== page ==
The politics of the music industry
Commercial music consumption is at the highest it has ever been. With streaming services such as Apple Music, YouTube Red, Spotify, and previously free websites such as SoundCloud making the move towards monetizing its services, music is becoming more accessible, albeit controlled.
This isn’t to say accessibility in and of itself is the problem at all; websites like SoundCloud and Bandcamp work to share incredible talent that otherwise may not be heard or held back due to the commercialized aspect of the music industry. Young artists who may not be able to afford distribution costs of recorded music can essentially freely share with other artists and enthusiastic listeners.
The problem arises from the fact that free music threatens the whole capital of buying music. Bandcamp and small, independent record labels in particular pose a threat to commercial record labels like EMI because a majority of the earnings go directly to the artists.
Commercial labels have exorbitant production fees and oftentimes musicians are indebted rather than profiting from their own work; they often measure success in economic terms and have perfected a manufactured sound that ensures this “success” rather than encouraging originality and creative expression. They maintain control in order to get their slice of the pie.
Now that buying, downloading, listening, and streaming music are all significantly more affordable and accessible, those invested in the commercial viability and success of selling music are turning to other options, including live performances.
Music festivals have always been appealing to music fans alike; from legends like Woodstock to failures like Firefest, they all offer at least some entertainment.
Sasquatch Festival has always been a once-a-year event; four days on the bank of the Columbia River in central Washington at the end of May. However, in 2014 they decided to go ahead and sell tickets under this pretense without officially booking enough acts for the four full days.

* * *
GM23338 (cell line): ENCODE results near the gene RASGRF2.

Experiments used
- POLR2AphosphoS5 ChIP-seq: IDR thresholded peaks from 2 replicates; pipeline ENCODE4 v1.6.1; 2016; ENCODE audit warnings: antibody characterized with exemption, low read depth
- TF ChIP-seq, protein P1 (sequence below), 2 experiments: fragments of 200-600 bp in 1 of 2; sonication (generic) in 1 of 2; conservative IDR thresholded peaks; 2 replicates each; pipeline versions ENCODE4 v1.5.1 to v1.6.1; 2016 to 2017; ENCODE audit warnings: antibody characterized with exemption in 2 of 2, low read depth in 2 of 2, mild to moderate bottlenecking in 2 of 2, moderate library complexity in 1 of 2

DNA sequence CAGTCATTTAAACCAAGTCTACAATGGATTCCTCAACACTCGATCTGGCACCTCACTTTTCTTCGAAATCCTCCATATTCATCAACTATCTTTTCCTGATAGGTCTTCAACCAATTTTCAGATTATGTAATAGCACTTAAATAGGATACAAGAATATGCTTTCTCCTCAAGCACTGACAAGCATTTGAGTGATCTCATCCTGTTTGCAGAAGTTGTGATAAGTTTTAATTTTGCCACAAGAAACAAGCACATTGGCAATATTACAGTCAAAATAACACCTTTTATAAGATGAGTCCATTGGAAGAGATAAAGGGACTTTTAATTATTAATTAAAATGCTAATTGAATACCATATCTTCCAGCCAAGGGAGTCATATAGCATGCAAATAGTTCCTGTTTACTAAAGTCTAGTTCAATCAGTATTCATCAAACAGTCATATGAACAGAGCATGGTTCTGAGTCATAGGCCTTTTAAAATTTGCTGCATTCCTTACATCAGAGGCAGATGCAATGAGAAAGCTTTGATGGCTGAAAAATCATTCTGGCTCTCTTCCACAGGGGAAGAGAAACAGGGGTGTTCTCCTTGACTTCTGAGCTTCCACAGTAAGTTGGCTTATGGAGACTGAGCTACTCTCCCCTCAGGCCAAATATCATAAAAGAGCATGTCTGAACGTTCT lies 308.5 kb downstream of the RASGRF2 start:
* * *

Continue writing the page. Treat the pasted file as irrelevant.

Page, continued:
When it didn’t look like there would be any lineup, the event holders decided to split up the event into two weekends, one in May and one in July.
The bank of the Columbia River in July is a mosquito-infested nightmare and the booking fees for many artists signed to larger labels has been jacked up significantly. Most festivals, like Sasquatch and Coachella, have taken a hit in quality booking over the years while maintaining revenue by increasing ticket prices.
The fiasco that was the Fyre festival is the embodiment of declining quality in music festivals. The event was advertised as a bourgeoisie tropical vacation decorated with Instagram hot girls. The only information conveyed in the promotional video was Bella Hadid and Kendall Jenner in bikinis.
There was no mention of the stage(s) or performing artists at the time. Basically, this event relied not on the marketability of live music but rather emphasized an explicit example of female objectification as a viable marketing strategy. But maybe they made the right move holding off on announcing the lineup. It is doubtful anyone would have spent $12,000 on Blink-182 and Pusha T.
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